A well-functioning market?

As most markets, the Marine Loss of Hire (LOH) market is a cyclical market. The competition is fierce, the total premium volume is limited, claims are random and statistics are volatile.

The origin of LOH insurance dates back to the Suez Canal crisis in 1956, and since then the market has been dominated by a handful of players, mostly located in Scandinavia. Nevertheless, and despite the limited volume, new players enter and exit the market, constantly creating cyclicality in rates and profitability.

The situation remains the same; the players that dominated the market some 20, 30 years ago, still dominate the market today.  At the same time Executives and Underwriters continue to execute diversification strategies by entering the LOH market, only to exit the same market a few years later. Why is this phenomenon repeating itself?  

In the business for Loss of Hire insurance there are two factors that stand out as crucial in relation to whether one succeeds or not. 
First it is essential to establish a sufficient volume that enables the players to determine the correct price of the product, and thus spreading the risk which in turn provides greater likelihood of profitability. Secondly, the experience with claims handling and the ability to find creative measures and solutions that can be of great importance for the repair time, thereby reducing claims cost.  

Important structural barriers of entry that must be taken into consideration are; irreversible investments, scale advantages, learning curve effects and access to scarce inputs.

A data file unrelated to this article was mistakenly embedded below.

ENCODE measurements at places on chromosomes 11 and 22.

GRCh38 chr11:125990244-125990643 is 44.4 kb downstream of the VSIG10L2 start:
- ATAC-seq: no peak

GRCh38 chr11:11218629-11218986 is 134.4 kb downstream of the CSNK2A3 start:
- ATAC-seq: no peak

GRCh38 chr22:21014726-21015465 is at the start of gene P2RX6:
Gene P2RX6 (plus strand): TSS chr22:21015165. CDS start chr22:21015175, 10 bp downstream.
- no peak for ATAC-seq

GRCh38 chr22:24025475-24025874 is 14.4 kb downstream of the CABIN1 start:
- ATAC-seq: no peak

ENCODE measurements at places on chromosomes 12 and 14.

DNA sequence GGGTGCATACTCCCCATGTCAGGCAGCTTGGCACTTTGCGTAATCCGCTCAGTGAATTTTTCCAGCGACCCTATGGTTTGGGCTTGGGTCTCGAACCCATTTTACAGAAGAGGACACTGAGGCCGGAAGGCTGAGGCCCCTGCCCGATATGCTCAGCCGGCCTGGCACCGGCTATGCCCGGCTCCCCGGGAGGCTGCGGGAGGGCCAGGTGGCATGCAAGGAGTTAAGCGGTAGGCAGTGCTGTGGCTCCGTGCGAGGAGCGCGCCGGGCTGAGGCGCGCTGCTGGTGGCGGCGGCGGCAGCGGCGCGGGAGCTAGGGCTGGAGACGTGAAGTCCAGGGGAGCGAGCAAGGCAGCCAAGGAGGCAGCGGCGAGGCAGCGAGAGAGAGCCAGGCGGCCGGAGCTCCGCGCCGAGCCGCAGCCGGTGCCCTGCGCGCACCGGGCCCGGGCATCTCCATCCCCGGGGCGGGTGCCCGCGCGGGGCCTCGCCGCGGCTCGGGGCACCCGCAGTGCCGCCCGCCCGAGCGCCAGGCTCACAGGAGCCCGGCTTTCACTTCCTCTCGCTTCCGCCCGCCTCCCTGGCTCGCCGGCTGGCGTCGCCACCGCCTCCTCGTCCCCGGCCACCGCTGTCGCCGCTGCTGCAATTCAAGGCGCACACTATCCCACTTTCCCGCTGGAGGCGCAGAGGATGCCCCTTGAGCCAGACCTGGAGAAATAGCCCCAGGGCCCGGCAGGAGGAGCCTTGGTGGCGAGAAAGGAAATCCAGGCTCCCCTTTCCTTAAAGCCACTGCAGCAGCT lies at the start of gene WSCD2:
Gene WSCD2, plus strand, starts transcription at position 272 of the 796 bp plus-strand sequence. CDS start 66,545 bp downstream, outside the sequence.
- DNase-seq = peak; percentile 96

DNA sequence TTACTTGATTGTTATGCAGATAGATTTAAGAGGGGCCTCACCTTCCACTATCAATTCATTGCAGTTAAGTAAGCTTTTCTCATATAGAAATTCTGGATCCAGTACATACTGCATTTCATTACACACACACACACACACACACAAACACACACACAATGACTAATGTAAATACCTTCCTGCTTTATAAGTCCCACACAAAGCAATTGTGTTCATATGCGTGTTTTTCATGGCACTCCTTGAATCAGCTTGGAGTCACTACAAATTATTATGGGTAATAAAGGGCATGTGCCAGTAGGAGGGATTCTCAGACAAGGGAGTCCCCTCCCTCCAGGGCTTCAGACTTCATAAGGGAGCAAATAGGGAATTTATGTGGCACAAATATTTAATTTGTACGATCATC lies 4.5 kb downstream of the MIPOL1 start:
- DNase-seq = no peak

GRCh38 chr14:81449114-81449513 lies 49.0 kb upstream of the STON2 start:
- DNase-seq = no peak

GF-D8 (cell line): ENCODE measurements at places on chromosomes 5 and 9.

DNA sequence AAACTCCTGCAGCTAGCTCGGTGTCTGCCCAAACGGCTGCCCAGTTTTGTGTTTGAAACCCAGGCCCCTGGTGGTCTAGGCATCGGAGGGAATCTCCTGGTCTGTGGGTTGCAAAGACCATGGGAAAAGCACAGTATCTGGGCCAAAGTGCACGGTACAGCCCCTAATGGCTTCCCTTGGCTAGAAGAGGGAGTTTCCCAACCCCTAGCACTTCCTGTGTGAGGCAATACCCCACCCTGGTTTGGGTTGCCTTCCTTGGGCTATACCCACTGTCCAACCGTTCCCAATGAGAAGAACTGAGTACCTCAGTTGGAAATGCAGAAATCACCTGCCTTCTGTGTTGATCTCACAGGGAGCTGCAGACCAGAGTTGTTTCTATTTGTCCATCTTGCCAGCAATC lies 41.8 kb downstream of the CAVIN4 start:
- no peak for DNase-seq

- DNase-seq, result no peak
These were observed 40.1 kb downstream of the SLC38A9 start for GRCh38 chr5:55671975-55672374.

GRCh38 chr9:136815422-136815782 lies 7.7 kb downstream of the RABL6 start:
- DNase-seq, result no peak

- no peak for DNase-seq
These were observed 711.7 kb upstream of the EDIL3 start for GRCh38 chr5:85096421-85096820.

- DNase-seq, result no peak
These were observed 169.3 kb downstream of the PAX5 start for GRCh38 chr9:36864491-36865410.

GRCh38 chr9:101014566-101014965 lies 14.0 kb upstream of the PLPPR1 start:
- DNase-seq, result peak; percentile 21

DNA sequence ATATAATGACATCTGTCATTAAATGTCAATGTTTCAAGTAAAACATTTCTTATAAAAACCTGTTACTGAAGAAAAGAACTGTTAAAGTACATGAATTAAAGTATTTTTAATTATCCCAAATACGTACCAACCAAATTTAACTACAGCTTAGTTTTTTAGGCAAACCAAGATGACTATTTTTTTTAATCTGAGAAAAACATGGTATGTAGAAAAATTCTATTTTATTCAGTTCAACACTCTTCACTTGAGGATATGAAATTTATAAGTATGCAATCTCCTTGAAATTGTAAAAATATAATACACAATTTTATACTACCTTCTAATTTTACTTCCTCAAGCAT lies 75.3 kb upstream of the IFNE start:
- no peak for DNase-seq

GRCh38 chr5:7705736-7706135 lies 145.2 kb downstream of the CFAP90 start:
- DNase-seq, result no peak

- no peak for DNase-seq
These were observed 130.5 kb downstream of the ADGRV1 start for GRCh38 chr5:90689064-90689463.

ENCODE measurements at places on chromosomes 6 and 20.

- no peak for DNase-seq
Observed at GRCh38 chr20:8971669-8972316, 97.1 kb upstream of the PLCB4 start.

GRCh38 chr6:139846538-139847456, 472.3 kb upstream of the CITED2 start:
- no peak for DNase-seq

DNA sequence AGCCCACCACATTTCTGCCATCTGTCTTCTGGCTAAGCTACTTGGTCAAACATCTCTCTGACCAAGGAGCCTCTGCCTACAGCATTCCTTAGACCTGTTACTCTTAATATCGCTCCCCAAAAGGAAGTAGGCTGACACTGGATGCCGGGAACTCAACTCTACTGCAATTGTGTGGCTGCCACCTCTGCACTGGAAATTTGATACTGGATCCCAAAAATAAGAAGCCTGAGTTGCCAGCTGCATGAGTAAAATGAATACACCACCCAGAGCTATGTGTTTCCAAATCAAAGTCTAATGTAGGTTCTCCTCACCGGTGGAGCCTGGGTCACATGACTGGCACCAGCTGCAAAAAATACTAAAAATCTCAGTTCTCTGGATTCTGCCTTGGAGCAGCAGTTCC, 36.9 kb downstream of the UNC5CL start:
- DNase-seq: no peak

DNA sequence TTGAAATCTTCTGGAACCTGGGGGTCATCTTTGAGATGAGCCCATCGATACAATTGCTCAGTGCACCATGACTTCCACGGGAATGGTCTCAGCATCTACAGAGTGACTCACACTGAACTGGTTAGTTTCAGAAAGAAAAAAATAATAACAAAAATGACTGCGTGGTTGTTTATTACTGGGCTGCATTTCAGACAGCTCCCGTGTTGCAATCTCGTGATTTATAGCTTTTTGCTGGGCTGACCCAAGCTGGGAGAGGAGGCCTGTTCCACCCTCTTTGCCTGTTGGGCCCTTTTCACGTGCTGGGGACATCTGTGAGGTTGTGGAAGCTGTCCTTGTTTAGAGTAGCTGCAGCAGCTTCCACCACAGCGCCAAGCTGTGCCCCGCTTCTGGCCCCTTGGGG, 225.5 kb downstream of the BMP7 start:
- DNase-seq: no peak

If assumed that current intruders will be players who are already in adjacent markets, access to capital (capital) and licenses (official regulations) is considered to be relatively easily accessible.There are reason to believe that the industry is experiencing constant startups, mostly because of relatively low barriers in relation to capital and official regulations. The fact that new players also have experience from adjacent markets can cause them to conclude that they have sufficient competence also within the LOH segment.

However it is proven that market share has been relatively stable over time, despite a number of new entrants. There is reason to believe that the established have an advantage because of their size.  Moreover, insurance is also about a sense of trust, and customers will largely be loyal if they have good experience with the established. Then the price is of less importance.

New players will often need to lower the price significantly as it will not be good enough to match the same price as those established. Because of their knowledge (access to statistics) and experience the established players will know the point of reservation, i.e. when one would expect to lose money subject to advanced and first class claims handling procedure. If new players write the risk at this level or even lower in order to rapidly build a book of business, it will over a period of time not be sustainable. In fact one could say that new players operate with so-called anti-selection (they are building a portfolio with an expected loss).

The conclusion is that what initially may seem like a market with relatively low barriers to entry and thus interesting for new players, it is in fact the opposite. For the established players it will be important to maintain their large volumes and to develop skills, knowledge and experience to the benefit of the industry. In the meantime the phenomenon continues.

 


6. May. 2015